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WANTED: An Asian All Black

Last updated 05:00 28/08/2012
Dan Carter

At the breakdown.

Li Chunli
POWER PLAYER: Li Chunli, is another Shore asset.
It’s clear the world is at the feet of this quietly spoken right-hander.

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Sports that don't attract Asians will suffer as the country's immigrant population continues to grow, an expert says.

Massey University's college of humanities and social sciences professor Paul Spoonley says mainstream sports like rugby and netball must make more effort to attract Asians.

"I am waiting for that first generation of New Zealand-born Asians to be in our sports teams, for that first Asian All Black."

He says many sports leaders do not understand how communities are changing and that is diminishing their pool of supporters and players. A primary reason why immigrants come to New Zealand is to get a job, Mr Spoonley says.

"They work long hours to get ahead.

"They also come for their children to be academically successful and sport is not necessarily seen as a priority."

But he says sport plays an important role in the assimilation of immigrants into the Kiwi way of life.

"If you're not engaged in sport it's hard to claim you're fully integrated into New Zealand society."

Popular Asian sports such as badminton, golf and table tennis have been boosted by the influx of immigrants to the Shore, Mr Spoonley says.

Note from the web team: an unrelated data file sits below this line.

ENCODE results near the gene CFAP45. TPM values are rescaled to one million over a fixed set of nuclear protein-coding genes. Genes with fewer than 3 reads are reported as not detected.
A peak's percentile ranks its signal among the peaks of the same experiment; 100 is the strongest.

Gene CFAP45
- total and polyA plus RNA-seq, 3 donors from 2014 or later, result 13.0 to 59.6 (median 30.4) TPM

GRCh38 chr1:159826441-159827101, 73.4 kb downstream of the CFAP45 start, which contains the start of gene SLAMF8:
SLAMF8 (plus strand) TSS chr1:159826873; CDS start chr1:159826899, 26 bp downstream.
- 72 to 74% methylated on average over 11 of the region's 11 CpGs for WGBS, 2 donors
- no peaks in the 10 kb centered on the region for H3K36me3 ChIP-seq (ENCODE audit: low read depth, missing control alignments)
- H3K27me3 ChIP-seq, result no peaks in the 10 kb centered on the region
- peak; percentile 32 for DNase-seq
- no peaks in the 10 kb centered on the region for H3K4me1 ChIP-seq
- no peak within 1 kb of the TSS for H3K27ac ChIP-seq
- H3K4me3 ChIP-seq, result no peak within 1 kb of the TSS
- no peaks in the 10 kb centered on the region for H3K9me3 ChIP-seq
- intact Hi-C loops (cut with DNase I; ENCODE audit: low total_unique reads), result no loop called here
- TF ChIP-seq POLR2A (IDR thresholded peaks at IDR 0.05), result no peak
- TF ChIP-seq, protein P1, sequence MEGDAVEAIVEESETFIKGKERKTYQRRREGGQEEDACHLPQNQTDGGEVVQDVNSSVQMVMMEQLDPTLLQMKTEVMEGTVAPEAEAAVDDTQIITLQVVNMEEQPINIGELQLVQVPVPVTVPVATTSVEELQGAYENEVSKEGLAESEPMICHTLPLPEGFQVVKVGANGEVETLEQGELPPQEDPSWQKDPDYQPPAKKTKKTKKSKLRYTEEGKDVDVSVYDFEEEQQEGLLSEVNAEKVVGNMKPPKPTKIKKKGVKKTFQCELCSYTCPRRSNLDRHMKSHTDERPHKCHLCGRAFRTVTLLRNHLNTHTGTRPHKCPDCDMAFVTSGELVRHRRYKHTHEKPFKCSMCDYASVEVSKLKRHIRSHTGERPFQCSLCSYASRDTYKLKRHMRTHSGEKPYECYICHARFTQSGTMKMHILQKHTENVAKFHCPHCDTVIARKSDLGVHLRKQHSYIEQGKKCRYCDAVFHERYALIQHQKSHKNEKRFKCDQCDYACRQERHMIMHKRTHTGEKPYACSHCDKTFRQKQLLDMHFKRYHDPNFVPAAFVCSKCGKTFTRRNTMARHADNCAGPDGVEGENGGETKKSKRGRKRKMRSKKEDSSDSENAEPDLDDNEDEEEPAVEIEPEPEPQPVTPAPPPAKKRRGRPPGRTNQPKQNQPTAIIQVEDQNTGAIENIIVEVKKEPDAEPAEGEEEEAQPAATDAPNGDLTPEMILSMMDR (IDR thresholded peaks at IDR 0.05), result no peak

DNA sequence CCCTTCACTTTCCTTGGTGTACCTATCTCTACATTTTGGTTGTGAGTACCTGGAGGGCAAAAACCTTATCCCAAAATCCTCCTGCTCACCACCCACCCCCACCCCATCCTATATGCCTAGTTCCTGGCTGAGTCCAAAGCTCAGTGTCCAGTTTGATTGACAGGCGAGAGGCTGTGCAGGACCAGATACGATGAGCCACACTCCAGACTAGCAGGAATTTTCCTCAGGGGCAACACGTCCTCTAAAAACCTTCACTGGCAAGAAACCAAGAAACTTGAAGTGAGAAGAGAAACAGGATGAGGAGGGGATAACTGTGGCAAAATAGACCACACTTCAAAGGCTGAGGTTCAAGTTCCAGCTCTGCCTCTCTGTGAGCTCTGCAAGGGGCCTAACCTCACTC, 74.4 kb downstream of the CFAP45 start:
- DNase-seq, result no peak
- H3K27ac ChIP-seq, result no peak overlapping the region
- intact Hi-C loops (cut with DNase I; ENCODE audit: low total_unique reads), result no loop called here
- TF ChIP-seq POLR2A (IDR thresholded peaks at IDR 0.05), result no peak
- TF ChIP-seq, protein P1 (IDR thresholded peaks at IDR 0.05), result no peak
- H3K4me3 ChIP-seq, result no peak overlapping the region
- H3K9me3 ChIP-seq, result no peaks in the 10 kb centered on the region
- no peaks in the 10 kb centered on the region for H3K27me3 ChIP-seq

Up to 80 per cent of participants in badminton and table tennis in the region are Asian.

Manchester 2002 Commonwealth Games gold medallist Li Chunli is proof of how immigrants can enhance New Zealand sport, Mr Spoonley says.

But it is the mainstream codes that are lagging behind, he says.

"Most of these sports are so new to these migrant communities.

"So how do you attract them into a sport that is so foreign to them," Mr Spoonley says.

There are ways around what Asians might see as deterrents, like physical and weight stereotypes in rugby, he says.

"There are competitions in which size is not as important and positions that suit players of a smaller stature."

Understanding and acceptance is improving, Mr Spoonley says, thanks in part to the work of Harbour Sport and it's ActivAsian programme.

Using Asian role models, having appropriate dress codes and understanding the impact of cultural practices like Ramadan on athletes are some ways organisations can attract immigrants.

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